October 2012 Issue
Praise for the Painful Cockpit
The cockpit of Tosca, the 32-foot Atkin ketch that my wife and I cruised on for 11 years, was dominated by a trapezoidal chasm in the flush teak deck, euphemistically referred to as a cockpit “well.”
A spruce mizzen mast rose in front of the well, directly in the helmsman’s line of sight. Not only did this arrangement make the helmsman cross-eyed, it divided the cockpit into two useless spaces, each with its own peculiar hazard. Forward, between the mizzen mast and companionway, the mainsheet cast around like a python looking for something to strangle; aft of the mizzen mast yawned the 26-inch deep cockpit well, our own private Pit of Carkoon, waiting to devour the midnight watch.
If the hapless helmsperson tried to perch beside the well, he would have to dodge the Aries windvane’s steering lines, which stretched across the cockpit like a spider web. The watch would find no angled backrest to lean against. There were only the bulwarks and caprail, a plank of yellow pine that sharply met the vertebrae in the lower back with bone-crunching precision. It did not matter how many cushions we wedged behind our backs, comfort was out of the question.
Lying prone was also impossible. Two 12-inch bronze cleats, rising like the horns of an Andalusian bull, dominated the aft quarter, foiling any attempts to lie fore-and-aft.
Except at anchor, when rum-soaked guests occasionally overstayed their visit and curled up among these obstacles, no one ever fell asleep in Tosca’s cockpit. At sea, between the octopus arms of the mainsheet, the mace-like tiller, and the sharp caprail, the chance of a watchstander dozing off was as distant as the blanket of stars overhead.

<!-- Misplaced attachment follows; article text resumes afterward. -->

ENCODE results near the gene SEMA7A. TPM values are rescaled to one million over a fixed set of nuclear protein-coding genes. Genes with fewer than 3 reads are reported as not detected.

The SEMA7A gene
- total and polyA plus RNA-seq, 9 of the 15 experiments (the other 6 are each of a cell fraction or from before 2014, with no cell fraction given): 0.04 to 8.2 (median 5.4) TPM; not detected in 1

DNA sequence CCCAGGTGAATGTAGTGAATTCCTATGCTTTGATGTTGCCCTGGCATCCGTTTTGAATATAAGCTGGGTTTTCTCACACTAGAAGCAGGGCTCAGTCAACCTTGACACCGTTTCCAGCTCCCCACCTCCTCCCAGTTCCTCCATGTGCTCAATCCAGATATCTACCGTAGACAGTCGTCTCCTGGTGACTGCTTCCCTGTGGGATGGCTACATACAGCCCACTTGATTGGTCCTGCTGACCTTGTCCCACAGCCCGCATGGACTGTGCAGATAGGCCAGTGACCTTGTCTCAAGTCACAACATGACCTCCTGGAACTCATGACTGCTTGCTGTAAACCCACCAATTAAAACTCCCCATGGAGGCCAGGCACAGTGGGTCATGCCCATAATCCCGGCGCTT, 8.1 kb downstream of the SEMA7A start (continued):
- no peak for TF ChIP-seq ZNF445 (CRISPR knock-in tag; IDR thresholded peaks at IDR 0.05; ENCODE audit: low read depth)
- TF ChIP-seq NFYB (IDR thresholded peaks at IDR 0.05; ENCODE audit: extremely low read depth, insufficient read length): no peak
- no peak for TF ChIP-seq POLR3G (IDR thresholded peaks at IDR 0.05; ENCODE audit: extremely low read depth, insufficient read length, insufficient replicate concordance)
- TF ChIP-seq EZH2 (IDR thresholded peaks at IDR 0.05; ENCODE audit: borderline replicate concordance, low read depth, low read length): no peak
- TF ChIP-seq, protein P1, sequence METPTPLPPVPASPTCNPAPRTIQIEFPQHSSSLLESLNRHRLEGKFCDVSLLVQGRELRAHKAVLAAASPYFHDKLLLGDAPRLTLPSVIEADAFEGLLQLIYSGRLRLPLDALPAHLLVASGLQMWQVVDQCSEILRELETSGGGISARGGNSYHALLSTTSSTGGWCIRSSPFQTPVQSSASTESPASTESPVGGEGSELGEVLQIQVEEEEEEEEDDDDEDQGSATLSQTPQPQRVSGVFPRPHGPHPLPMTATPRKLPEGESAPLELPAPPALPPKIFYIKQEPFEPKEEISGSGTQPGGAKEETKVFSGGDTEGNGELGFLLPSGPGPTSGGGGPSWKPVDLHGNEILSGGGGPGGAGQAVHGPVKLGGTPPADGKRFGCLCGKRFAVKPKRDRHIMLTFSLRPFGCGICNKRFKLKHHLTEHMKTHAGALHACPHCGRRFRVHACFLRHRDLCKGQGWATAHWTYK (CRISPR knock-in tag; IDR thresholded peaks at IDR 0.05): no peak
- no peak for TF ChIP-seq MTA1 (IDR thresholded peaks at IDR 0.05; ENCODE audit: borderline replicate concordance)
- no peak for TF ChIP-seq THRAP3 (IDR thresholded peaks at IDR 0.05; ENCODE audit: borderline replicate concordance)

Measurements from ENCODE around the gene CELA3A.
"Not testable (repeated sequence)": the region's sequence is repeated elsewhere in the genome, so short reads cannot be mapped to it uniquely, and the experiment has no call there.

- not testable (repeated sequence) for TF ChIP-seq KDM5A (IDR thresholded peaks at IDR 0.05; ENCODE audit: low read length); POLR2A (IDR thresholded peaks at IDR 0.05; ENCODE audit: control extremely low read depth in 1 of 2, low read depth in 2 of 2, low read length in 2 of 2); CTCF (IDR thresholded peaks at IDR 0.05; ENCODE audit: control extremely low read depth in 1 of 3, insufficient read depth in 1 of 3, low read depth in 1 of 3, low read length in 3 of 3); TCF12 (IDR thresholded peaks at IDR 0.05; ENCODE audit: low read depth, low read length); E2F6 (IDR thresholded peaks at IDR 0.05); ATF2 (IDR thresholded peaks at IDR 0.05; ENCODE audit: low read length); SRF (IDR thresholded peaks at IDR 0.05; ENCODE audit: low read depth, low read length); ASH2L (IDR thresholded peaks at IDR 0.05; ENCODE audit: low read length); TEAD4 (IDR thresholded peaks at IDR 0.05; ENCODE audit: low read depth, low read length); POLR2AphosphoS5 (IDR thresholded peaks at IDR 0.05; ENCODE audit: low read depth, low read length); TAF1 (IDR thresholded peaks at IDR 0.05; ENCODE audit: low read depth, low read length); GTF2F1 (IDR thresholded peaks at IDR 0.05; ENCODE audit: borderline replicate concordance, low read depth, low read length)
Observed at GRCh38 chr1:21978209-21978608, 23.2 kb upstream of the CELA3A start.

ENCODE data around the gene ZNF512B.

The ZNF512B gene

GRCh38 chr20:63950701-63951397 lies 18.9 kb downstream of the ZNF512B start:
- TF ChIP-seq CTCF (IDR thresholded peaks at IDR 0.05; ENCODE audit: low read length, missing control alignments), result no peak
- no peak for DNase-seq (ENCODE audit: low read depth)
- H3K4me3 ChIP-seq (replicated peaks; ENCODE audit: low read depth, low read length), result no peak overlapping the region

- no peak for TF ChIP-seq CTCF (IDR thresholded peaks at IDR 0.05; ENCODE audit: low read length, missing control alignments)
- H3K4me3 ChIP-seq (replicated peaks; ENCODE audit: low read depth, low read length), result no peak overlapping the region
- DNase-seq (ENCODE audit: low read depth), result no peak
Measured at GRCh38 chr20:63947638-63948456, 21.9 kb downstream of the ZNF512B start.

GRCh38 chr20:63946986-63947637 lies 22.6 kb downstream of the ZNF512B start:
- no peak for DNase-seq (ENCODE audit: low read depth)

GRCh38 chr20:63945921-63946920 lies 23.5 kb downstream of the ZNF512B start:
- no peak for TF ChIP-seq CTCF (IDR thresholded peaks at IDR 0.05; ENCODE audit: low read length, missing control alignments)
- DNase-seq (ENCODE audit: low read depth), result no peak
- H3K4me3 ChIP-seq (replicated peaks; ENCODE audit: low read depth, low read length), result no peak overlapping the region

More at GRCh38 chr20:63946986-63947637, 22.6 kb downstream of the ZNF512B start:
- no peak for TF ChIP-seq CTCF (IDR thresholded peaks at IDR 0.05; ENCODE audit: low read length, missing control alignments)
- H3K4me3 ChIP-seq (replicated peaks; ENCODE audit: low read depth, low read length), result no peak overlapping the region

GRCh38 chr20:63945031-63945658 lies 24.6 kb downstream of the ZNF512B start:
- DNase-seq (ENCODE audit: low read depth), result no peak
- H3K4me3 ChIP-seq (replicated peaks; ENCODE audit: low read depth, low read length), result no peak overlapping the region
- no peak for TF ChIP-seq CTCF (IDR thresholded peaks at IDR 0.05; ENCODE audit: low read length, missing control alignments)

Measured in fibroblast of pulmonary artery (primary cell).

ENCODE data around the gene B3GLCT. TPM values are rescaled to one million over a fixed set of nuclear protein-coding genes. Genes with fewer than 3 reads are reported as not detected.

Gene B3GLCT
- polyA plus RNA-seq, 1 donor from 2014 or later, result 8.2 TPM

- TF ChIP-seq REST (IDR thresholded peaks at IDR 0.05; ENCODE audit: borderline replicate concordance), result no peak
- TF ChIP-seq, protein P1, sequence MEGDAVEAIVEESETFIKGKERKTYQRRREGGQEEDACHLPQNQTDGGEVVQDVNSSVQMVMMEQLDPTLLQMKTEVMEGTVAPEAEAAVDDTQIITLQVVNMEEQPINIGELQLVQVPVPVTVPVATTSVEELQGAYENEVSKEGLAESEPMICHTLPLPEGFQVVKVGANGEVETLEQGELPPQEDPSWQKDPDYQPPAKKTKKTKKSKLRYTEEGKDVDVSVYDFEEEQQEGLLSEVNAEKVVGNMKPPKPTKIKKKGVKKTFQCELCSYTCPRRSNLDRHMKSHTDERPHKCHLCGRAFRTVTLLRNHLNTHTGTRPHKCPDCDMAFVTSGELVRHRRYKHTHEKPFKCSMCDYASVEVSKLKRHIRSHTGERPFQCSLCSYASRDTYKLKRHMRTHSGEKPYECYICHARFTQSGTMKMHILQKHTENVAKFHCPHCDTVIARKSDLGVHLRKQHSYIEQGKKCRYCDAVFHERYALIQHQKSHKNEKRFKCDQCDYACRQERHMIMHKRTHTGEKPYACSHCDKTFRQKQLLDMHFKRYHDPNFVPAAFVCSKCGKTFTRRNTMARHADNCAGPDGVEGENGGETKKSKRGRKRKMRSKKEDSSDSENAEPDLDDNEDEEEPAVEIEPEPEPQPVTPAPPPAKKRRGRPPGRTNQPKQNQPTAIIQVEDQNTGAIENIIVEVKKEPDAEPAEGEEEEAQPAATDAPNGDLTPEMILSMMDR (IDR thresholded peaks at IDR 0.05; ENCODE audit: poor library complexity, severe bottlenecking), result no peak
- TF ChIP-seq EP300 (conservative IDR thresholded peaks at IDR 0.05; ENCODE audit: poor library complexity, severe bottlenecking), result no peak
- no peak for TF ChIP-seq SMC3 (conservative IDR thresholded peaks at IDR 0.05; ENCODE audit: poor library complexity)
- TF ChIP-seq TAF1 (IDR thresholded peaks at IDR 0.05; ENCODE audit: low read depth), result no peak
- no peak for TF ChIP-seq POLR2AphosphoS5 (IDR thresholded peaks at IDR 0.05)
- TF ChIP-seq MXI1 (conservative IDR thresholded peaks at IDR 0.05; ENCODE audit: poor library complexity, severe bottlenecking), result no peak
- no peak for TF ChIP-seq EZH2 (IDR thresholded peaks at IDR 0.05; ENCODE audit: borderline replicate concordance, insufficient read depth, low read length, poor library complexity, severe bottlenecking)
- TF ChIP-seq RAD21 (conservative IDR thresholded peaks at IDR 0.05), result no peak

I didn’t realize until recently the blessings of this painful arrangement. (Funny, how the faults in our former boats so easily fade over the years.) Looking back, I think it quite likely that our torture-chamber cockpit was one of the many matters of chance that conspired to keep us alive.
With the constant shifting to relieve my back, legs, or weary arms, my poor body had no chance of getting any rest. And that was a good thing.
Later this month, we expect US Sailing to release its report on the sailboat Aegean, a 37-foot Hunter that plowed into Mexico’s North Coronado Island last April, killing all four crew. While we may never know for sure what caused the accident, it is possible the watchkeeper(s) may have dozed off.
Although I know PS readers are well familiar with Rule 5 of the International COLREGs, it is worth repeating it again here, if only to remind us of the great responsibility of keeping a proper watch: “Every vessel shall at all times maintain a proper look-out by sight and hearing as well as by all available means appropriate in the prevailing circumstances and conditions so as to make a full appraisal of the situation and of the risk of collision.”
I am particularly fond of the bit about “by sight and hearing.” As earbuds, iPads, and chartplotters that double as entertainment centers creep into the cockpit, it is easy to forget the essential role that our senses play in keeping watch. The renowned French sailor Bernard Moitissier regarded the ears as the most important sense for the sailor, keenly tuned to the slat of a sail, odd creak in the hull, or strange sloshing sound in the bilge.
Portable electronic entertainment devices are an extremely popular way to while away the hours on buses, trains, and planes, but they don’t belong on watch. At midnight, on a moonless night not far from land, today’s entertainment center/navigational devices—whether built-in or pocket-sized—can present the same risks as a “short nap” in a dry, comfortable cockpit. Better to endure a little tedium and discomfort than awake to the sound of crashing surf.